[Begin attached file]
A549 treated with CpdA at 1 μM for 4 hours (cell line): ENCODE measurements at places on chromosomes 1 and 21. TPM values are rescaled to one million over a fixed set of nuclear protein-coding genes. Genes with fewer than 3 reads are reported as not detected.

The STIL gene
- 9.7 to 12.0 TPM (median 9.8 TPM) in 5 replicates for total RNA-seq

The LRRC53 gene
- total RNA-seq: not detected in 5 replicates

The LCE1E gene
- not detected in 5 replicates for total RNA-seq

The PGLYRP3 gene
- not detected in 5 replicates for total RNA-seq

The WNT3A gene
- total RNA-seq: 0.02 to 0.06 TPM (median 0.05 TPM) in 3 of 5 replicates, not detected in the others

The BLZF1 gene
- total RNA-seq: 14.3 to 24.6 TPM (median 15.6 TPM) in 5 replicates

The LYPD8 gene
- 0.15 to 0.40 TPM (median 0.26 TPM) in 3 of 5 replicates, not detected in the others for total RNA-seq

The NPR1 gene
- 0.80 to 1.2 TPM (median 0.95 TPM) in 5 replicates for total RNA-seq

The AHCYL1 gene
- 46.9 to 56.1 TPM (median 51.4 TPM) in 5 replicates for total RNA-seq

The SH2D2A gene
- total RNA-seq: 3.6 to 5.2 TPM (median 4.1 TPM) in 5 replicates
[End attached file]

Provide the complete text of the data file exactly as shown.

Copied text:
A549 treated with CpdA at 1 μM for 4 hours (cell line): ENCODE measurements at places on chromosomes 1 and 21. TPM values are rescaled to one million over a fixed set of nuclear protein-coding genes. Genes with fewer than 3 reads are reported as not detected.

The STIL gene
- 9.7 to 12.0 TPM (median 9.8 TPM) in 5 replicates for total RNA-seq

The LRRC53 gene
- total RNA-seq: not detected in 5 replicates

The LCE1E gene
- not detected in 5 replicates for total RNA-seq

The PGLYRP3 gene
- not detected in 5 replicates for total RNA-seq

The WNT3A gene
- total RNA-seq: 0.02 to 0.06 TPM (median 0.05 TPM) in 3 of 5 replicates, not detected in the others

The BLZF1 gene
- total RNA-seq: 14.3 to 24.6 TPM (median 15.6 TPM) in 5 replicates

The LYPD8 gene
- 0.15 to 0.40 TPM (median 0.26 TPM) in 3 of 5 replicates, not detected in the others for total RNA-seq

The NPR1 gene
- 0.80 to 1.2 TPM (median 0.95 TPM) in 5 replicates for total RNA-seq

The AHCYL1 gene
- 46.9 to 56.1 TPM (median 51.4 TPM) in 5 replicates for total RNA-seq

The SH2D2A gene
- total RNA-seq: 3.6 to 5.2 TPM (median 4.1 TPM) in 5 replicates